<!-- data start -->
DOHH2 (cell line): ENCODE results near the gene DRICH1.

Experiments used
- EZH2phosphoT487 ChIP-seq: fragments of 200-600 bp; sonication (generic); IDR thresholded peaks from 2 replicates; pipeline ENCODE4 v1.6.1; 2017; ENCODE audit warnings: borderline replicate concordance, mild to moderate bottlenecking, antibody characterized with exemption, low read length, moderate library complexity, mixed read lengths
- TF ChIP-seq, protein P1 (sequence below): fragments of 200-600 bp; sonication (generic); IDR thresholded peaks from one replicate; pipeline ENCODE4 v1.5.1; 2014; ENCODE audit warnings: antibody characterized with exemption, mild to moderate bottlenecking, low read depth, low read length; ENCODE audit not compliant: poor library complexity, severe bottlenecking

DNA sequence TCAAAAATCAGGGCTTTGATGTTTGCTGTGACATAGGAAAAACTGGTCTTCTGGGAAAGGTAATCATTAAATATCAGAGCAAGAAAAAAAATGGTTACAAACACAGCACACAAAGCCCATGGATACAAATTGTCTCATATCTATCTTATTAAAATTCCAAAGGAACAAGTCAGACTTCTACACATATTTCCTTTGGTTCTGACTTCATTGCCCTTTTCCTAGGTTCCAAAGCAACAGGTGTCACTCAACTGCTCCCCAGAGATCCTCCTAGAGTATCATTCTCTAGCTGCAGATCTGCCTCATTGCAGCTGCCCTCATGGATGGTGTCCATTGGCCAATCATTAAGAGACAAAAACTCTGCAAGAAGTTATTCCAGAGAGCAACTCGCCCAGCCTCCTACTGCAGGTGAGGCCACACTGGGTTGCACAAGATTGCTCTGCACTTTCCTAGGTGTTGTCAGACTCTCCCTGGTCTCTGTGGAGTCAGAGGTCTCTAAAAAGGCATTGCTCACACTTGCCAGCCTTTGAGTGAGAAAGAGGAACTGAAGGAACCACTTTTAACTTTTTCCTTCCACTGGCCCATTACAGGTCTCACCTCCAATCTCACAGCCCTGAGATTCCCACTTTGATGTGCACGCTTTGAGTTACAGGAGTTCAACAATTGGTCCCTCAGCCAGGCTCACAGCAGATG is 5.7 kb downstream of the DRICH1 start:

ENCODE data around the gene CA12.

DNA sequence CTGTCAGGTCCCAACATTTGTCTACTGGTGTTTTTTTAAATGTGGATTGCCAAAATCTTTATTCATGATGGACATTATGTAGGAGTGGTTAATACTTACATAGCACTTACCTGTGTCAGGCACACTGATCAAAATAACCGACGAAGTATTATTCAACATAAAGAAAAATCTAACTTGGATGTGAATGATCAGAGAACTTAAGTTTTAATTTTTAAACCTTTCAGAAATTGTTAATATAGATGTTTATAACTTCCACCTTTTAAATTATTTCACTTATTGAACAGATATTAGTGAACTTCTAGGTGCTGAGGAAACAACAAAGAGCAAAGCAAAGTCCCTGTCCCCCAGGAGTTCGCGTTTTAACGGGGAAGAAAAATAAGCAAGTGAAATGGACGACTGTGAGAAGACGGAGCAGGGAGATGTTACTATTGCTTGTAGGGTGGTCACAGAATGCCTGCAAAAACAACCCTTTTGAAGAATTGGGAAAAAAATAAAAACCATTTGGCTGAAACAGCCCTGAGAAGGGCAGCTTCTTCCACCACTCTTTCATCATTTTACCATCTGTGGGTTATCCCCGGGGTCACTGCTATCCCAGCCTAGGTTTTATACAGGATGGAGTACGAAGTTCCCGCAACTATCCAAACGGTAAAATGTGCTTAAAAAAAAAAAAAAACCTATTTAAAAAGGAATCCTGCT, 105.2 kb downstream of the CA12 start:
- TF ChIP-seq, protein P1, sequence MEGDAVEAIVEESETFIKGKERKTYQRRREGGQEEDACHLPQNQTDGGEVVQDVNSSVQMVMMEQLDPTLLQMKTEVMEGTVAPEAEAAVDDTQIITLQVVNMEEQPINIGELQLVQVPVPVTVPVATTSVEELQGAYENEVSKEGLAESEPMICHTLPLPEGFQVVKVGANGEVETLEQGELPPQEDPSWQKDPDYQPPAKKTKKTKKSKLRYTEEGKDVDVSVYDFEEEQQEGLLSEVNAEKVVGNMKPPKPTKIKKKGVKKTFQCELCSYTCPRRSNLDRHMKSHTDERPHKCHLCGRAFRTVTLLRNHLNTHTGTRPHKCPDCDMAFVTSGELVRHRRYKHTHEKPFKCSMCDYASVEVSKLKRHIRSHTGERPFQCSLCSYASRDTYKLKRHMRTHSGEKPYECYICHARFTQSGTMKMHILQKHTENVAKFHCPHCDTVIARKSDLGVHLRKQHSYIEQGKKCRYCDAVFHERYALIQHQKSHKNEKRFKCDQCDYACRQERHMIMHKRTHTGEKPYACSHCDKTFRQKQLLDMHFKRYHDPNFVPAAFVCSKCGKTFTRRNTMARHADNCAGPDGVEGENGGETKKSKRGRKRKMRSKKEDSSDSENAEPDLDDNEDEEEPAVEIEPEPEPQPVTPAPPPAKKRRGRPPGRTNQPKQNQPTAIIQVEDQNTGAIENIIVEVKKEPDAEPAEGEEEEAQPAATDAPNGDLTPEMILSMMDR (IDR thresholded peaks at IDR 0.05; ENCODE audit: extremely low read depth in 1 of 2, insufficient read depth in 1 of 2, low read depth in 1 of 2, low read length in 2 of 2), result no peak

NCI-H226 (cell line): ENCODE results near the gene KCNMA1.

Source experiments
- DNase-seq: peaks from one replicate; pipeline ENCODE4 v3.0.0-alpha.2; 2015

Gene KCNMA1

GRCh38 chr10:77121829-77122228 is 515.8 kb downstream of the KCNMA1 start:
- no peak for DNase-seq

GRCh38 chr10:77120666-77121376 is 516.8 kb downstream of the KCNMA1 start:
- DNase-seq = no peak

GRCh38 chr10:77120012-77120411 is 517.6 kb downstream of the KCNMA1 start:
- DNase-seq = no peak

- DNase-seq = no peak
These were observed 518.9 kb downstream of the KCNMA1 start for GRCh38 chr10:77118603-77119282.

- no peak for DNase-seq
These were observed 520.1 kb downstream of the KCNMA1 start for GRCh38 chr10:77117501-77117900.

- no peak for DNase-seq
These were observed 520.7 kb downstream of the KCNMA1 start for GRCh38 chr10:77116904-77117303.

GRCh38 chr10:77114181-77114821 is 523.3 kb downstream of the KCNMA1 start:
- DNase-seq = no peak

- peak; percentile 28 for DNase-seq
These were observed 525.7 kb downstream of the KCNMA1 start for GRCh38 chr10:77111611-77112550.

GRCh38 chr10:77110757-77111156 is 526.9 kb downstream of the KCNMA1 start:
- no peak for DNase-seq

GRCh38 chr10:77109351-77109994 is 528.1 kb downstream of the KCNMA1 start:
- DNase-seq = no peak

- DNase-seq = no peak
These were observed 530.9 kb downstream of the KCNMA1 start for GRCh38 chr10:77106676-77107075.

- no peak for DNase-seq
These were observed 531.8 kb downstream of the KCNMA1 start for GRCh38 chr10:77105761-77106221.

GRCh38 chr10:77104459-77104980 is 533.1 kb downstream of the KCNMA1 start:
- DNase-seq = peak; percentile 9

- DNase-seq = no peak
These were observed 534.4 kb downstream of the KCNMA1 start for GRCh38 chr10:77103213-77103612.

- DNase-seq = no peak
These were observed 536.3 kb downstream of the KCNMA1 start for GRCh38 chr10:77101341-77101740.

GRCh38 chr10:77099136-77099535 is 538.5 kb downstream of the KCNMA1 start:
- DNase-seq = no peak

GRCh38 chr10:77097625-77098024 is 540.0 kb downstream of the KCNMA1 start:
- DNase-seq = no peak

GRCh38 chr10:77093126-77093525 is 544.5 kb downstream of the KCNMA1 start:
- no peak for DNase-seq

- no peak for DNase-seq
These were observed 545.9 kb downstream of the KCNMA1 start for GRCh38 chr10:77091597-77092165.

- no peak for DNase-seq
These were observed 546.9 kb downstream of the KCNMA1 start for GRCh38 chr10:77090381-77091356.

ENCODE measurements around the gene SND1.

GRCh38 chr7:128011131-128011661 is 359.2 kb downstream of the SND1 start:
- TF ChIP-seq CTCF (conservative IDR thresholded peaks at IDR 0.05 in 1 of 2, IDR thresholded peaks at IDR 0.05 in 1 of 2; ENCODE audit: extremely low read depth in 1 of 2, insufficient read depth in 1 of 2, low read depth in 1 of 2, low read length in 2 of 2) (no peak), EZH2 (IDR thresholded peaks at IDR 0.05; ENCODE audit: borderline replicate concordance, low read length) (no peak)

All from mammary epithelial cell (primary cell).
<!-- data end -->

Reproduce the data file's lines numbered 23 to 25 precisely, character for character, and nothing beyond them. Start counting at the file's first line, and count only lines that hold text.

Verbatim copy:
- no peak for DNase-seq
These were observed 520.7 kb downstream of the KCNMA1 start for GRCh38 chr10:77116904-77117303.

GRCh38 chr10:77114181-77114821 is 523.3 kb downstream of the KCNMA1 start: